There has been a lot of talk and hope that omega 3 or fish oil supplements may actually help to reduce depression in certain individuals. But, is there really any kind of evidence that shows that those omega-3 fatty acids may help to treat some kinds of depression and even prevent it? Let’s take a look at some of the facts.
Scientists first became aware of the possibility that fish oil might play a significant role in treating and even preventing depression when they observed that those countries that ate more fish, particularly fatty fish tended to have fewer members of their population suffer from depression.
This observation was backed up many years later when researchers noted that women in the U.K. who ate fish regularly during their pregnancy tended to suffer less from postpartum depression than did women who rarely ate fish while pregnant.
Were these observations co-incidence or was there actually a link between those omega 3 and depression?
The Missing Link
Before researchers could determine if fish oil supplements and those omega3 fatty acids could help treat people with depression they first needed to know whether or not the amount of omega 3 in those people suffering from depression was less than that in the general population.
Since most of the population does not have the recommended amount of omega-3s in themselves, scientists have to first determine whether or not there was a significant difference in the amount of omega-3 fatty acids in a depressed person than in one who did not suffer from any type of depression.
They discovered that there was. So, the next step was to try and find out if adding omega-3 to the diets of those people who suffered from depression would help relieve any of the symptoms.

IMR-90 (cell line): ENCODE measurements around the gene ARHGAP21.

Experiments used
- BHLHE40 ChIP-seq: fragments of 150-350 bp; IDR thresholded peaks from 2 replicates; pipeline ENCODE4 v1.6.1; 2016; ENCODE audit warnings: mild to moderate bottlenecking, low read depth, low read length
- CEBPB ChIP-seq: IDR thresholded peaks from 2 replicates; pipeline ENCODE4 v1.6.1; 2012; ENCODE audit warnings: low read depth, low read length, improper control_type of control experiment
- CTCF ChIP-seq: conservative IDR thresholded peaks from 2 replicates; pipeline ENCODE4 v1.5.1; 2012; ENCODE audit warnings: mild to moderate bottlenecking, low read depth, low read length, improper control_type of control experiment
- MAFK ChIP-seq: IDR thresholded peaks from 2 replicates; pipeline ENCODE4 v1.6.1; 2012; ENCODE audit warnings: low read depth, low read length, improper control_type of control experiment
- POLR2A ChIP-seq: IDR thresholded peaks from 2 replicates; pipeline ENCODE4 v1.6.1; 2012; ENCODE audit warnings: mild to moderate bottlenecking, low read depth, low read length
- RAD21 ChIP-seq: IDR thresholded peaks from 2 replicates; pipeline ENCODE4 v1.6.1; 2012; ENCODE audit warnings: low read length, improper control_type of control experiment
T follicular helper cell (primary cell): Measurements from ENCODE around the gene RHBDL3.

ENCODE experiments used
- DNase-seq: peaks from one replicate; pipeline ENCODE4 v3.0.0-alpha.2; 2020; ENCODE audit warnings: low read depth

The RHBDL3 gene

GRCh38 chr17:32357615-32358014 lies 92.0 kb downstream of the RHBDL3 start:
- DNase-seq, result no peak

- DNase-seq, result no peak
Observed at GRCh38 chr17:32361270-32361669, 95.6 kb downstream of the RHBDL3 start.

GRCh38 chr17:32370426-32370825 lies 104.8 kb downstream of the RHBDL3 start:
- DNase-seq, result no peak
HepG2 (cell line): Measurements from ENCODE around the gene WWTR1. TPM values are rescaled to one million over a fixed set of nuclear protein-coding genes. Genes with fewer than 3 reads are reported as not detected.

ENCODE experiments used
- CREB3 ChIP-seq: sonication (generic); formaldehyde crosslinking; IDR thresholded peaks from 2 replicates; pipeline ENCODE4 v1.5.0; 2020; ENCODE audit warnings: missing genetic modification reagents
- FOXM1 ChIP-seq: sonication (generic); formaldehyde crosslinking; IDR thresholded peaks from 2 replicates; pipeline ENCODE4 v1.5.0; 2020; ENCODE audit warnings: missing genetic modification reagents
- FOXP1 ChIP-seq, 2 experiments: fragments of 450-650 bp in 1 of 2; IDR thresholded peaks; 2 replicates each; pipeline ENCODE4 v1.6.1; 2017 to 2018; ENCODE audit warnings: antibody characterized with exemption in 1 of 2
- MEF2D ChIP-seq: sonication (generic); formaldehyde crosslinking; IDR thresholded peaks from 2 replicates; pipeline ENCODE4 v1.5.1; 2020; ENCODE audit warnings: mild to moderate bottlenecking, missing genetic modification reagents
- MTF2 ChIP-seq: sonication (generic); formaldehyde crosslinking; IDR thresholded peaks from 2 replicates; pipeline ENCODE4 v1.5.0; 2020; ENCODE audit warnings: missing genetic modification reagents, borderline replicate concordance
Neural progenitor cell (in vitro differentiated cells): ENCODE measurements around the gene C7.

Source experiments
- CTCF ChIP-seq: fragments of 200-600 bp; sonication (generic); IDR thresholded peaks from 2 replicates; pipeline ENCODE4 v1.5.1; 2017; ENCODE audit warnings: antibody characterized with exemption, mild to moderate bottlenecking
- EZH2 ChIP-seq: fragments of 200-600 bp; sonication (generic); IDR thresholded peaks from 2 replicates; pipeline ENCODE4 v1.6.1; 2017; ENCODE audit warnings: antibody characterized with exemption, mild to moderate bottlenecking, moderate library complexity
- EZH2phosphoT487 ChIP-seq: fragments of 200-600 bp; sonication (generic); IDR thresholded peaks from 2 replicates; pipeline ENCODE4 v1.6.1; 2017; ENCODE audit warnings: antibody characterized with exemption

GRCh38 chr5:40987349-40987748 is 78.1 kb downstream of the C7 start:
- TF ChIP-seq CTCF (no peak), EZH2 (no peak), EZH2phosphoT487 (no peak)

The first trials done using omega-3 fatty acids to help treat depression met with mixed results. This was understandable because each separate trial used differing amounts of omega-3s.
While some trials showed promise, others showed little or no improvement. More trials were done again using differing amounts of omega 3. This seemed to show that while omega-3s may help treat depression, and bi-polar disorder the correct dosage of these fatty acids still needed to be found.
After some time, the scientific community did conclude that fish oil supplements were effective as a part of an ongoing treatment for depression combined with medications and therapy. Now ongoing research is being done to try and discover what is the correct dosage for the most benefits.
Smaller studies have been done on women who suffered from menopausal depression and postpartum depression. The results of the study on women going through menopause was extremely promising showing that taking omega-3 fatty acids and fish oil supplements did indeed lessen some of the symptoms of depression in women going through menopause.
The results on women suffering from postpartum depression also showed promise though researchers caution that more studies need to be done.
Still other studies suggest that while fish oil supplements may help severe depression it is less effective on moderate to mild depression. However, since those omega-3 fatty acids have so many other health benefits why not take these supplements and see if it helps your mind as well as your body?